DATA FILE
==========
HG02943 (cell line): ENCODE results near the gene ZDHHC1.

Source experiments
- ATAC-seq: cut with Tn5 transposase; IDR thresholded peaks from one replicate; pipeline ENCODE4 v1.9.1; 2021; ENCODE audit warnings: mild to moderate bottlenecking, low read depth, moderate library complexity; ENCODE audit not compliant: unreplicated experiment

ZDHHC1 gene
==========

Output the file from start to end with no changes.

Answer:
HG02943 (cell line): ENCODE results near the gene ZDHHC1.

Source experiments
- ATAC-seq: cut with Tn5 transposase; IDR thresholded peaks from one replicate; pipeline ENCODE4 v1.9.1; 2021; ENCODE audit warnings: mild to moderate bottlenecking, low read depth, moderate library complexity; ENCODE audit not compliant: unreplicated experiment

ZDHHC1 gene